Dizzy

The world of political spin is one in which no one can dare take another’s words at face value. War can be peace, freedom can be slavery, and ignorance can be strength, if a source close to the White House deems it so.

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Some people say spin is lying. (“Spin is lying,” says essayist Roger Rosenblatt.) Some people say it is not. (“Spin is not lying,” says P.R. maven Howard Rubenstein.) Others take a middle position. (“It’s a matter of degree,” says former Reagan adviser Lyn Nofziger.) In fact, with spin, one can never be sure. That’s the point. “Lies or not,” notes Clinton campaign adviser Ann Lewis, “spin adds up to more than just the truth.”

In Bill Clinton’s Washington, most people seem to find the question of spin vs. lying largely irrelevant. The city operates under what Washington Post White House correspondent Ann Devroy calls a “tacit understanding, that even though we say you shouldn’t lie, the definition of lies and the definition of truth are all sort of malleable.”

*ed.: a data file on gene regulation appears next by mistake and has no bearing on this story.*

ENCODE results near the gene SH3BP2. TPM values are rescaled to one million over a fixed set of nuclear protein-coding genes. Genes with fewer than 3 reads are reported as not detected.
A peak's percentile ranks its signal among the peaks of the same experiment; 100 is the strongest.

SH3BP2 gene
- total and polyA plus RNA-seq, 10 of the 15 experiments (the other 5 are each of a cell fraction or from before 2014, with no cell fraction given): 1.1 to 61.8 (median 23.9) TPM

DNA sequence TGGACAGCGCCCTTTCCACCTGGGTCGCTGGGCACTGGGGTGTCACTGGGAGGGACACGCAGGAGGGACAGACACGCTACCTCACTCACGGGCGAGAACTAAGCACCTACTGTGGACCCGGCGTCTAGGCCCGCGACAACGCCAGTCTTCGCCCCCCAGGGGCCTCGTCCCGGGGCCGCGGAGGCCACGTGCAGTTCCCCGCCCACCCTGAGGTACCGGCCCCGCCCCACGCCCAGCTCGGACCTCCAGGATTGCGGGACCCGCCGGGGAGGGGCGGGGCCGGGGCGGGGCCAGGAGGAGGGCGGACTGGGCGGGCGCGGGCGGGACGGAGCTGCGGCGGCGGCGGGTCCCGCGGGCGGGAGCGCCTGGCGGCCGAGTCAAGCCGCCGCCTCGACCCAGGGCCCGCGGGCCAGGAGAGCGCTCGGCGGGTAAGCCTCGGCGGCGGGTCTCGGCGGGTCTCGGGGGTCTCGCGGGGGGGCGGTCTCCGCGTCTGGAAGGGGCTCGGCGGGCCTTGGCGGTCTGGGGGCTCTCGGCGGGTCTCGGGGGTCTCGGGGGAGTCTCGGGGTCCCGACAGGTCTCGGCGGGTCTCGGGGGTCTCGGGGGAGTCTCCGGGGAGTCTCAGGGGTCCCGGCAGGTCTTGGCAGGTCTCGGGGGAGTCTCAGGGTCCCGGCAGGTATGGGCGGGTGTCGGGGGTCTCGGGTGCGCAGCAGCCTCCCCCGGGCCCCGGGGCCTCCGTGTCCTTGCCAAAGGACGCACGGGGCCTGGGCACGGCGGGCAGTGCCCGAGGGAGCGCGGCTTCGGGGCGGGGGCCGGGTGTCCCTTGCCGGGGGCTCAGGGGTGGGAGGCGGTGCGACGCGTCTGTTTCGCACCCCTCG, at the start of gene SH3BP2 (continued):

This malleability is one reason our politics have ceased to have much relationship to governance. That obsolete ideal has been replaced by a theater of the absurd designed simply to foster the impression of governance. This is true not only at the skanky margins, where a self-evident crook like Al D’Amato can appoint himself an ethics cop, but right in the red-hot center of the political system.

HERE ARE THE FACTS:

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As we wrote over the summer, traffic has been down at Mother Jones and a lot of sites with many people thinking news is less important now that Donald Trump is no longer president. But if you're reading this, you're not one of those people, and we're hoping we can rally support from folks like you who really get why our reporting matters right now. And that's how it's always worked: For 45 years now, a relatively small group of readers (compared to everyone we reach) who pitch in from time to time has allowed Mother Jones to do the type of journalism the moment demands and keep it free for everyone else.

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